What Directed Energy Deposition is

Directed Energy Deposition laser [2].

Directed Energy Deposition (DED) creates pieces by directly melting materials and deposing them on the piece in a layer by layer process. When the material is pushed through the nozzle, energy is focused on the flow, and the material is melted and deposited at the same time [2]. The focused energy source is usually a laser or electron beam, and the energy cource is mounted with a nozzle [2]. Once that layer is solidified, the process repeats until the piece is finished. This process is similar to material extrusion, but it requires more energy and the material can be deposited in several directions [2]. Laser engineered net shaping (LENS), directed light fabrication (DLF), direct metal deposition (DMD), Laser Deposition Welding (LDW), and 3D laser cladding are also process that fall under DED [2, 3].

 


Process

 

  1. An arm with a nozzle moves over the build platform.
  2. Material (wire or powder form) is deposited from the nozzle onto the existing surfaces.
  3. The material is melted using an energy source. These sources can be a a laser, electron beam, or plasma arc.
  4. The model is built up layer by layer [1].

Curing Process

There is no additional process for curing after the piece is made. Post-processing steps may occur only if a certain finish is requested.


Materials

This additive manufacturing technique is mostly used with plastic, metal, ceramic [2].

Equipment Used Today


Applications

Parts can be built from scratch, and DED can also be used to fix complex damaged parts, such as turbine blades or propellers [3].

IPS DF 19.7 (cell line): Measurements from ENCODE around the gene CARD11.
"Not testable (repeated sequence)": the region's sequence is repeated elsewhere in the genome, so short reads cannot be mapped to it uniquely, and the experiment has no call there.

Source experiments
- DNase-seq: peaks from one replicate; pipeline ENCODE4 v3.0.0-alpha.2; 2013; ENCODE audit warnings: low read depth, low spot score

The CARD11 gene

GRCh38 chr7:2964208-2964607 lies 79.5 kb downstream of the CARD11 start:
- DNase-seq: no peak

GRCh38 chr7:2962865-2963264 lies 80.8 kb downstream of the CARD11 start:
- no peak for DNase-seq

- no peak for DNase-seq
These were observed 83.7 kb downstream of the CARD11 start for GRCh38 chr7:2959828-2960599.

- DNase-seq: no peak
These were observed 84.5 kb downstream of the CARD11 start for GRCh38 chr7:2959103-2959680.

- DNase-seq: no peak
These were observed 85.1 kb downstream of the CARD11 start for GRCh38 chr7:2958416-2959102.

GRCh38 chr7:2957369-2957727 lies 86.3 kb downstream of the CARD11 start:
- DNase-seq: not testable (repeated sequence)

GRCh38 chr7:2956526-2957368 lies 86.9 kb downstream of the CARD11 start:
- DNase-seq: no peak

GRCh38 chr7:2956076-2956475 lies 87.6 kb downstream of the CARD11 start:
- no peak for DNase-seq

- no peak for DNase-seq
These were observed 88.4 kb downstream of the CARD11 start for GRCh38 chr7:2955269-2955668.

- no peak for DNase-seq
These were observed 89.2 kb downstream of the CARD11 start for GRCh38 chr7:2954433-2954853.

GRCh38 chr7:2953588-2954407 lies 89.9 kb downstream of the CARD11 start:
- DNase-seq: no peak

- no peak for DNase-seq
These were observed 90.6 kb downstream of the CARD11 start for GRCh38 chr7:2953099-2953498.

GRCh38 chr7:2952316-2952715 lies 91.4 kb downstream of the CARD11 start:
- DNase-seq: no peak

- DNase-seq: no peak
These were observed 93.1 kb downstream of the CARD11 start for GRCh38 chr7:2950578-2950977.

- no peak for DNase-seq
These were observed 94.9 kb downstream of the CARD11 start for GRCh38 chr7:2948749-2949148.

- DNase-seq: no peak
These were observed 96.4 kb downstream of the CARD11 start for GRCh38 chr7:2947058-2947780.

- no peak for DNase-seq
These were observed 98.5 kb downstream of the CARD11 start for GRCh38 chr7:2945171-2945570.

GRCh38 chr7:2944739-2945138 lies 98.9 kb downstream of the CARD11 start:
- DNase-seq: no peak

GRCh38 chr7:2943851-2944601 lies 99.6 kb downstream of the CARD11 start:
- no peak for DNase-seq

Pros and Cons

Pros:

  • The ability to control the grain structure to a high degree allows high-quality repairs [1]
  • DED pieces can display mechanical properties comparable to (or better than) those of cast or wrought metals [2]
  • The nature of the DED process doesn’t require gravity, making it a potential process for applications in space [2]
  • LENS process can repair damaged parts that traditional methods can’t otherwise fix [2]

Cons:

  • Finishes can vary depending on paper or plastic material but may require post-processing to achieve the desired effect [1]
  • High equipment cost [2]
  • The speed can often be sacrificed for high accuracy and a pre-determined microstructure [1]
  • Most DED 3D printers are industrial machines with very large footprints that require a closed and controlled environment to operate [3]

Video Demonstration of the Directed Energy Deposition Process

Additive Manufacturing Media. (2019). What Is Directed Energy Deposition? Available at: https://www.youtube.com/watch?v=oPMjaYWM0X0. (12/28/20).



References

[1] https://www.lboro.ac.uk/research/amrg/about/the7categoriesofadditivemanufacturing/directedenergydeposition/

[2] https://all3dp.com/2/main-types-additive-manufacturing/

[3] https://make.3dexperience.3ds.com/processes/directed-energy-deposition

 

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